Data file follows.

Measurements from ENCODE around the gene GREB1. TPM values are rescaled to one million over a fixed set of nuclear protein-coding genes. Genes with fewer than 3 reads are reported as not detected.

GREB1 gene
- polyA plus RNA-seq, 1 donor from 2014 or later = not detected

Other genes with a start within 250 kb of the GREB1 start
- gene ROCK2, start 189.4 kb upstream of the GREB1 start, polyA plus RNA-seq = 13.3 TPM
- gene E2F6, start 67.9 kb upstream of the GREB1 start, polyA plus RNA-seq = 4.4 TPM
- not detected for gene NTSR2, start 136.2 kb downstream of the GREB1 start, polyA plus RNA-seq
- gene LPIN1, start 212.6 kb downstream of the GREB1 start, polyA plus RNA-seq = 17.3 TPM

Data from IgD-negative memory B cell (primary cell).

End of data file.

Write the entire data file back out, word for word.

Measurements from ENCODE around the gene GREB1. TPM values are rescaled to one million over a fixed set of nuclear protein-coding genes. Genes with fewer than 3 reads are reported as not detected.

GREB1 gene
- polyA plus RNA-seq, 1 donor from 2014 or later = not detected

Other genes with a start within 250 kb of the GREB1 start
- gene ROCK2, start 189.4 kb upstream of the GREB1 start, polyA plus RNA-seq = 13.3 TPM
- gene E2F6, start 67.9 kb upstream of the GREB1 start, polyA plus RNA-seq = 4.4 TPM
- not detected for gene NTSR2, start 136.2 kb downstream of the GREB1 start, polyA plus RNA-seq
- gene LPIN1, start 212.6 kb downstream of the GREB1 start, polyA plus RNA-seq = 17.3 TPM

Data from IgD-negative memory B cell (primary cell).